In late May, crew members of a cargo ship, MV Moonray, were left shocked and saddened when an accident on board resulted in the death of their colleague.
The dead seafarer was a 26 year-old Filipino man, part of a close-knit crew, a ‘family’ at sea.
Not surprisingly the bereavement had a huge effect on the emotional and psychological wellbeing of the other crew members.
Thankfully, they received immediate support from Catholic seafarers’ charity Apostleship of the Sea (AoS) in Mombasa, Kenya, where the ship had docked.
AoS Mombasa port chaplain George Sunguh went on board the ship to support the crew and organised Mass to be said on board.
This proved a great comfort to the grieving seafarers. Despite still being in a state of shock, the crew members had to carry on working and the MV Moonray continued its voyage regardless.
File photo: AoS chaplains offer spiritual and emotional support to seafarers.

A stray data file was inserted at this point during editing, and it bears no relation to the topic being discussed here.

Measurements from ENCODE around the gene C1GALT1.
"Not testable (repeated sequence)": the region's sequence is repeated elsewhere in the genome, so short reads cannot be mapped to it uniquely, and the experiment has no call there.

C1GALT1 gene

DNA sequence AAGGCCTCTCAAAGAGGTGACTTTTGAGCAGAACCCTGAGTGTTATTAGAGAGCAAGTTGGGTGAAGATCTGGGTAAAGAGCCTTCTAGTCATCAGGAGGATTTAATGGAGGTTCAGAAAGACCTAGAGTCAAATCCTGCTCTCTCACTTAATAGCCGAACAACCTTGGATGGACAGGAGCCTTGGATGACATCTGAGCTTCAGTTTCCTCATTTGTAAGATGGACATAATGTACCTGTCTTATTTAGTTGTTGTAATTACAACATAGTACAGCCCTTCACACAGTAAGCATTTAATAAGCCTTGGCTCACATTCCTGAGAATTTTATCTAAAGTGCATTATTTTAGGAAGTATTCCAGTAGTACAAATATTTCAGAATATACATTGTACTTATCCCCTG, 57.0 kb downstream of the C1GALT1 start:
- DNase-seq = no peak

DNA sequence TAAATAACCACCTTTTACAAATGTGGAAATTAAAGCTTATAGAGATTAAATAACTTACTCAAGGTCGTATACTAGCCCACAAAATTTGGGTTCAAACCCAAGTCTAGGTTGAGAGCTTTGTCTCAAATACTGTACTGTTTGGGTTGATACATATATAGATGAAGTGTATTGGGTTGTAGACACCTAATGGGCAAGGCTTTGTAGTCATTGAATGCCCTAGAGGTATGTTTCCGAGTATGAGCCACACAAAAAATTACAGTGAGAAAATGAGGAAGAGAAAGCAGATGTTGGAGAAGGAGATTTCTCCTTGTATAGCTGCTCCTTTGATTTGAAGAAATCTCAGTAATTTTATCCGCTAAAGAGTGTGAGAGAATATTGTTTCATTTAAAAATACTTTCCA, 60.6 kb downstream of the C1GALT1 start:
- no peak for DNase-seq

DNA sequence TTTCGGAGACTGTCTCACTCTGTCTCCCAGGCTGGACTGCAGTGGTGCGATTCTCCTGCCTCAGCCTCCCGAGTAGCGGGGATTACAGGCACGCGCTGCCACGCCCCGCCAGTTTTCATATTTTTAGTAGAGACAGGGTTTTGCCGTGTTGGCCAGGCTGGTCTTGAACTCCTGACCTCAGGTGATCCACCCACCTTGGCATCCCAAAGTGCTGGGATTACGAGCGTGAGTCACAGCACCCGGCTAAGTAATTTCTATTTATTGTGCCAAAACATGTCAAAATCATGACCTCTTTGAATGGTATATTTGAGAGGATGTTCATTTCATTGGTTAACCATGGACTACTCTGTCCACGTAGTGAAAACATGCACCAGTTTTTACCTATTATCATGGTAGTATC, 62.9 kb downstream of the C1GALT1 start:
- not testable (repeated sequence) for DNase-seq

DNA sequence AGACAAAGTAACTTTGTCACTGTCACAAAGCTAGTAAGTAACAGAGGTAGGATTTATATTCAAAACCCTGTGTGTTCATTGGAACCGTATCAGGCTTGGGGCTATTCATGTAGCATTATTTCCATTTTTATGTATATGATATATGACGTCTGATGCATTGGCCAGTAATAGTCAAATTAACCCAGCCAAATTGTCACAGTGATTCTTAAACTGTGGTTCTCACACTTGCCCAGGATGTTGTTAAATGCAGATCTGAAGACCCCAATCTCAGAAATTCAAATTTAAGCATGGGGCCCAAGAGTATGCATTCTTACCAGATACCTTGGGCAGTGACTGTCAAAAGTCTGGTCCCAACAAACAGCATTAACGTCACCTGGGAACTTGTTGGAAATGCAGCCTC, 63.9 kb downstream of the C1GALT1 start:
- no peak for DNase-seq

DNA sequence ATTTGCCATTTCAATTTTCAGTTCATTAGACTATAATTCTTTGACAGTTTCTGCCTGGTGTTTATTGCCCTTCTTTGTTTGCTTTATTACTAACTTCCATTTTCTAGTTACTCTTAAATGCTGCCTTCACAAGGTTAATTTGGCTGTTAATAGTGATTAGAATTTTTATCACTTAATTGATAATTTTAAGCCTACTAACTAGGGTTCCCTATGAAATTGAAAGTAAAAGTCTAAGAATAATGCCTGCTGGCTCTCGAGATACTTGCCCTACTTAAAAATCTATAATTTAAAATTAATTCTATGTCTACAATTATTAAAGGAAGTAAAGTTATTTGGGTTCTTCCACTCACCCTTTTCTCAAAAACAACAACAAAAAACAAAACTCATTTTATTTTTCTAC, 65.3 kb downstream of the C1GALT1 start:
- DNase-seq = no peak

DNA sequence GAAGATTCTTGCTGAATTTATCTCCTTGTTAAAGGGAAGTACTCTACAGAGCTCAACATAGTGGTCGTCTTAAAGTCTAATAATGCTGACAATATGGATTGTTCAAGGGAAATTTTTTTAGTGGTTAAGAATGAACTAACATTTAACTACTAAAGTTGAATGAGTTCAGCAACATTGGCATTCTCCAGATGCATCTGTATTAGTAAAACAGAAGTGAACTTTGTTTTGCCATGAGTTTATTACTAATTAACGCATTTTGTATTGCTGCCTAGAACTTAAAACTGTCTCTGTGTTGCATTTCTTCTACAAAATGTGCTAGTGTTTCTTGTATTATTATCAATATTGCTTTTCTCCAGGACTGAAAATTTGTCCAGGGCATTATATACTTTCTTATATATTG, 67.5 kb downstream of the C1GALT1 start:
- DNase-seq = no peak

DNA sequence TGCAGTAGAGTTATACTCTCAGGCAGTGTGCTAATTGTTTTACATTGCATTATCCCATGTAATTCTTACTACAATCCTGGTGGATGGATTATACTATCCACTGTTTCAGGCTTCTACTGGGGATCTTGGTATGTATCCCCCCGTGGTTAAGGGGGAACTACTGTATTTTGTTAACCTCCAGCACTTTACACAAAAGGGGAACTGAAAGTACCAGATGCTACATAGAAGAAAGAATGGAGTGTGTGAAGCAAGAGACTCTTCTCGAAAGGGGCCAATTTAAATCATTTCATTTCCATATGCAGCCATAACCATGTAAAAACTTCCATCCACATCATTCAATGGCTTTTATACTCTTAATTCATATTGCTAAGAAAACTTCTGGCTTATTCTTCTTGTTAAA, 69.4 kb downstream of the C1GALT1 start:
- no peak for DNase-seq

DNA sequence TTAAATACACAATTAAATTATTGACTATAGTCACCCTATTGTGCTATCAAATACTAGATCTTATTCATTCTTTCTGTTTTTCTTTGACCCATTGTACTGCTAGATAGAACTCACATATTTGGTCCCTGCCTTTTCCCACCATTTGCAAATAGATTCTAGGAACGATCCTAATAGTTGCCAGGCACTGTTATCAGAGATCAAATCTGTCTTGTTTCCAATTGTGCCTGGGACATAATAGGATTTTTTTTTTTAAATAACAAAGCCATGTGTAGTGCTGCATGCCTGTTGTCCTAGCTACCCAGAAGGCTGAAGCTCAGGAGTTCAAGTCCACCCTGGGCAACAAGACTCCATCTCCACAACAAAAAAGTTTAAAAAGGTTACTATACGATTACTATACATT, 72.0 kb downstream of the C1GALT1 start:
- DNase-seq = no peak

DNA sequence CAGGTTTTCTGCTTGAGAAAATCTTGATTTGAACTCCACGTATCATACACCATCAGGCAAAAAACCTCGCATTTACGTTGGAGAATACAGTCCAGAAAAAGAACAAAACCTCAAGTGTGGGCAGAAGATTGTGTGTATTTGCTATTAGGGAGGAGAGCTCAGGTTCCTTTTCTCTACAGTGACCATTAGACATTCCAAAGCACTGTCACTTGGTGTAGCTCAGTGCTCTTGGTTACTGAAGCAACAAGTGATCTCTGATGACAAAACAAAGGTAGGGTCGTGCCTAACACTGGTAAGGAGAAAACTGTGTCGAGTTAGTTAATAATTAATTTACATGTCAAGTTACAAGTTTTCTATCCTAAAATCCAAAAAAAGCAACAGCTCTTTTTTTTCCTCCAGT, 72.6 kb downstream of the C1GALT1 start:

Unlike shore-based workplaces, seafarers don’t normally get time-off for bereavement or the necessary support; this is where AoS port chaplains are able to fill such gaps.
When the ship arrived in Durban port, South Africa, AoS port chaplain Fr Herman Giraldo attempted to board the ship after having tracked the vessel.
Unfortunately, this was not possible as the ship arrived at 2am and set sail again three hours later, spending only a few hours at the port with the crew working all out to get the ship turned around quickly.
Ships nowadays have to meet strict schedules – unnecessary delays mean additional costs.
This particular case illustrates the difficulties posed by short turnaround times when trying to provide support to crew.
In early August, the ship docked at Santos port in Brazil, and AoS port chaplain Fr Samuel Fonseca and his team visited the crew on board.
They were reassured by AoS’ continued prayers and support for them.
Ships nowadays have short port stays and need to meet strict schedules.